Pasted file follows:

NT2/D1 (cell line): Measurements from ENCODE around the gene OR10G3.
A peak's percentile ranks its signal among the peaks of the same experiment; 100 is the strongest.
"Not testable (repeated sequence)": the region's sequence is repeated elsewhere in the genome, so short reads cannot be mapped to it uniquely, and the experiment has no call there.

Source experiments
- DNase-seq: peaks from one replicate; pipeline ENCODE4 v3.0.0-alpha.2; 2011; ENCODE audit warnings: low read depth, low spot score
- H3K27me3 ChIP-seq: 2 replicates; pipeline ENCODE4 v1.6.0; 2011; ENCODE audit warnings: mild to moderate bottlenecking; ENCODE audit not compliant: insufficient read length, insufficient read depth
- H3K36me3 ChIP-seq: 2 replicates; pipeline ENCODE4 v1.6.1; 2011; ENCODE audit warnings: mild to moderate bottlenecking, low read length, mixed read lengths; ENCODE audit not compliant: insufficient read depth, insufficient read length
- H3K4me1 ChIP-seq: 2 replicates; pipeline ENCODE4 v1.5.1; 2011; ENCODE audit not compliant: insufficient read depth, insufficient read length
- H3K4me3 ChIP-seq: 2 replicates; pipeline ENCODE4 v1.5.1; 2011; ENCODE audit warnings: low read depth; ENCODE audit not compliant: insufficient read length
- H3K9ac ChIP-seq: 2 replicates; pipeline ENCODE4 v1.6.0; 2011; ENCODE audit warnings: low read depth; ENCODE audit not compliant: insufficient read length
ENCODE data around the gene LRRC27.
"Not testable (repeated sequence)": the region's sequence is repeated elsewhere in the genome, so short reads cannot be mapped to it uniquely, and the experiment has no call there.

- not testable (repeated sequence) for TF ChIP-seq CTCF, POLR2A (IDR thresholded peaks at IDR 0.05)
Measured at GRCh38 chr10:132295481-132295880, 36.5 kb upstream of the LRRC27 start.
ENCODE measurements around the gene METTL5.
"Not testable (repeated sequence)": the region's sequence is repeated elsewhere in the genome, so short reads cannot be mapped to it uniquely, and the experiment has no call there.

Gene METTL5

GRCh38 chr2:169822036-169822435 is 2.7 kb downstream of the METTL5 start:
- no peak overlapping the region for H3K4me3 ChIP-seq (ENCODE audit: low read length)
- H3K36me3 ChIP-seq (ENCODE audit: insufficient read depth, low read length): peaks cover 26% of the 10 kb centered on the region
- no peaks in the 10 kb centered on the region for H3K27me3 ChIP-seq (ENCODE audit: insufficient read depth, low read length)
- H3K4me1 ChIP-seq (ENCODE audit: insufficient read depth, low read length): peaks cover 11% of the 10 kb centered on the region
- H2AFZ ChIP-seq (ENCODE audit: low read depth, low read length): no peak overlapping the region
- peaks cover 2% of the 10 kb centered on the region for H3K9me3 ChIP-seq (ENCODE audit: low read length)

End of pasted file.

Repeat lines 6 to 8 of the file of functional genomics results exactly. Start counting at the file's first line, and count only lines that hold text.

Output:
- H3K27me3 ChIP-seq: 2 replicates; pipeline ENCODE4 v1.6.0; 2011; ENCODE audit warnings: mild to moderate bottlenecking; ENCODE audit not compliant: insufficient read length, insufficient read depth
- H3K36me3 ChIP-seq: 2 replicates; pipeline ENCODE4 v1.6.1; 2011; ENCODE audit warnings: mild to moderate bottlenecking, low read length, mixed read lengths; ENCODE audit not compliant: insufficient read depth, insufficient read length
- H3K4me1 ChIP-seq: 2 replicates; pipeline ENCODE4 v1.5.1; 2011; ENCODE audit not compliant: insufficient read depth, insufficient read length